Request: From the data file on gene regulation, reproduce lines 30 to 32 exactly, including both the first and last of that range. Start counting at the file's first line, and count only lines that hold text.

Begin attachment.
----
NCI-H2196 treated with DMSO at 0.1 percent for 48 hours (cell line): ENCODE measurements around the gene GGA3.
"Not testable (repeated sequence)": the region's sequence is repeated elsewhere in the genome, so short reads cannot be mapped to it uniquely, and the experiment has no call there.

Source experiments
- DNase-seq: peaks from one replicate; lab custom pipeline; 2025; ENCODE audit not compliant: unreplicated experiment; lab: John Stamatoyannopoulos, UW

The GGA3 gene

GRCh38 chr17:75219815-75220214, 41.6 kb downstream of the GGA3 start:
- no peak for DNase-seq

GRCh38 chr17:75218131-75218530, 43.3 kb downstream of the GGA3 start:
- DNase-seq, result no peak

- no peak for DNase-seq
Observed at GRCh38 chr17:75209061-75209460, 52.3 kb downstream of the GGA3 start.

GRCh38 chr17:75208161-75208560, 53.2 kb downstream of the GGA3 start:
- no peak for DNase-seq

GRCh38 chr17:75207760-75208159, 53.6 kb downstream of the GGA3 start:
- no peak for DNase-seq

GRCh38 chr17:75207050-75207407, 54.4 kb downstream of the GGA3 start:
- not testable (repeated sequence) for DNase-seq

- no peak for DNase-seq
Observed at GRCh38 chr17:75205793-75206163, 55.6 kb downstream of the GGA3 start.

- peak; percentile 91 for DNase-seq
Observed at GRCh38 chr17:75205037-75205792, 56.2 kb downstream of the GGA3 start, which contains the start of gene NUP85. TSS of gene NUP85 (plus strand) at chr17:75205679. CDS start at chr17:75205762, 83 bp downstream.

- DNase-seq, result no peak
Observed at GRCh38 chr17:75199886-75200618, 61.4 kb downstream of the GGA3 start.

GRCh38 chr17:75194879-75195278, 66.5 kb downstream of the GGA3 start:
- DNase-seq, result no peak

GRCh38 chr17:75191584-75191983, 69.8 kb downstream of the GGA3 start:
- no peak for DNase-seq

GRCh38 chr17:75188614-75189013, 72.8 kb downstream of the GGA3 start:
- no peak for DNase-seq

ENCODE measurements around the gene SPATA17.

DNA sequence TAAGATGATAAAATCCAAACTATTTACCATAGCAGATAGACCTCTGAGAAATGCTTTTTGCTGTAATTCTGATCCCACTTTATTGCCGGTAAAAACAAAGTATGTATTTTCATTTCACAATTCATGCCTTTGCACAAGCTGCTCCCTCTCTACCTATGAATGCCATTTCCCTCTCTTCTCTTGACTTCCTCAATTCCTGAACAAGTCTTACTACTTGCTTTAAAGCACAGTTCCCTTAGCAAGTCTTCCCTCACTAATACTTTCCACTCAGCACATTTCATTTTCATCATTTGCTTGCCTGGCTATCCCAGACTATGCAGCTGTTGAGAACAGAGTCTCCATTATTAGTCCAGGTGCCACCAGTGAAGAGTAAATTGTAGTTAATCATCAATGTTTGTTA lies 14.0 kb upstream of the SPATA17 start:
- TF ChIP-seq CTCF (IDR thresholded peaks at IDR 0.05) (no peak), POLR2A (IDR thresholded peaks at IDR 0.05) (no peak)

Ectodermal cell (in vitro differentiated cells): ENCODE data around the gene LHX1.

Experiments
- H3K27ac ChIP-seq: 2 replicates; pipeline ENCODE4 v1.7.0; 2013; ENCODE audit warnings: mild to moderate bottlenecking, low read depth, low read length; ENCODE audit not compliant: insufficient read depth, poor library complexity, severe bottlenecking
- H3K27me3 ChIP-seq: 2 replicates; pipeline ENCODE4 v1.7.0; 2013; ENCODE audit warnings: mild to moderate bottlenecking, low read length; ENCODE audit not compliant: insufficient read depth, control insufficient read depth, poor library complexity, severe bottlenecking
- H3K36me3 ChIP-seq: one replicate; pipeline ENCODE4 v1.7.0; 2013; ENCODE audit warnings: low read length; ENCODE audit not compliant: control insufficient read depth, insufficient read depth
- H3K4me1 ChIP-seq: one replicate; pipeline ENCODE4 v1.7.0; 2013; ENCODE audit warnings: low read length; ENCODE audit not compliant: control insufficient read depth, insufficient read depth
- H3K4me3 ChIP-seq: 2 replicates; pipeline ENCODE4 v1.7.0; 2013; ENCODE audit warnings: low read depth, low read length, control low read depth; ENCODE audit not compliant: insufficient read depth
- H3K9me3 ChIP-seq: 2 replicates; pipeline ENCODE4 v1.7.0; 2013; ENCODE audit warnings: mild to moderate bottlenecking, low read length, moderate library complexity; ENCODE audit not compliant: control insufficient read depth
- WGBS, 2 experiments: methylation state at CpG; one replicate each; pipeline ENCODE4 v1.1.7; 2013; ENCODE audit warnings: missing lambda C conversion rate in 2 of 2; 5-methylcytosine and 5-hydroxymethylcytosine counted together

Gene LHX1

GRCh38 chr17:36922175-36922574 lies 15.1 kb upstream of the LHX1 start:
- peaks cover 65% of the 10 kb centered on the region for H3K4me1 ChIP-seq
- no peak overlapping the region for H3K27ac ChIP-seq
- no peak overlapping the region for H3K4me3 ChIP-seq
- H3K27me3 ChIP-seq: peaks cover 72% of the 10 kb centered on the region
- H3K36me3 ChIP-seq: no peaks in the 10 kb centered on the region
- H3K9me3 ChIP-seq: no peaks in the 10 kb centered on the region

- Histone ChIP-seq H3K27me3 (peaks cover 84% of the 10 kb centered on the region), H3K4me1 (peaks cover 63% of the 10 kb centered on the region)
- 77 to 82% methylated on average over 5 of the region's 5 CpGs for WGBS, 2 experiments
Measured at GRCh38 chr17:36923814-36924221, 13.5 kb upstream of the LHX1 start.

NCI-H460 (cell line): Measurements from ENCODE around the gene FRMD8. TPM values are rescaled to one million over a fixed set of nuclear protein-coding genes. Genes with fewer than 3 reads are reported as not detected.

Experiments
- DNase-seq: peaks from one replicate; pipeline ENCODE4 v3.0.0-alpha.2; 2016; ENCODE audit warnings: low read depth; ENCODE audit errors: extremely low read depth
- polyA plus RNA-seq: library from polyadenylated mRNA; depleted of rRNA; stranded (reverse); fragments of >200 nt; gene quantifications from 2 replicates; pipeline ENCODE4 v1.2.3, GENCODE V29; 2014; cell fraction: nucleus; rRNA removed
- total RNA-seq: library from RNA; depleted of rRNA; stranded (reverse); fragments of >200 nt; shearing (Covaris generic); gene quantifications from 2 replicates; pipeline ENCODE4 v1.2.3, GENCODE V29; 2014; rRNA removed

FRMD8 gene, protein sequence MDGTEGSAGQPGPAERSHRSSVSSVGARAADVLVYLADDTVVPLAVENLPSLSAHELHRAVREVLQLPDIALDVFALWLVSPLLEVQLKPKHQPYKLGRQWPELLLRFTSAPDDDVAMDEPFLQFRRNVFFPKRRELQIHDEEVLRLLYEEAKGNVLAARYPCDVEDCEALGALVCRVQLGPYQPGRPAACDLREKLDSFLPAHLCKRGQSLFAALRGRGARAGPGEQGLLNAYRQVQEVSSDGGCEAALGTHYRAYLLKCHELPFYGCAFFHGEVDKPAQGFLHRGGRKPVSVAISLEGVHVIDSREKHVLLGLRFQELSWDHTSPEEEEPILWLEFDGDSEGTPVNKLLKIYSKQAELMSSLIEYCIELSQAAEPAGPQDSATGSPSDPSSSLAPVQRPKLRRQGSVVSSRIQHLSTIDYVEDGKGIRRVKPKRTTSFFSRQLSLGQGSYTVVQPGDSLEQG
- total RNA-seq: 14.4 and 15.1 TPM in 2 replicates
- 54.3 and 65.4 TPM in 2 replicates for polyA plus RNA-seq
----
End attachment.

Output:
ENCODE measurements around the gene SPATA17.

DNA sequence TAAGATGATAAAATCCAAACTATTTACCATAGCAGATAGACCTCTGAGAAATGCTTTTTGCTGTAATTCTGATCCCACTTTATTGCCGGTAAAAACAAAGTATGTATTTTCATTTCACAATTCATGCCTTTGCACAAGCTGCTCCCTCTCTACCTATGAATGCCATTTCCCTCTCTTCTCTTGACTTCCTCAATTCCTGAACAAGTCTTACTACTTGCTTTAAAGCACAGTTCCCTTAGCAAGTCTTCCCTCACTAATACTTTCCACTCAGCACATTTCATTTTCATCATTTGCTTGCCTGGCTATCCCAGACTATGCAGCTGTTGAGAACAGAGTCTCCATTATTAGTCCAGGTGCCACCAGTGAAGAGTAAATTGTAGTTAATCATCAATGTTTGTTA lies 14.0 kb upstream of the SPATA17 start:
- TF ChIP-seq CTCF (IDR thresholded peaks at IDR 0.05) (no peak), POLR2A (IDR thresholded peaks at IDR 0.05) (no peak)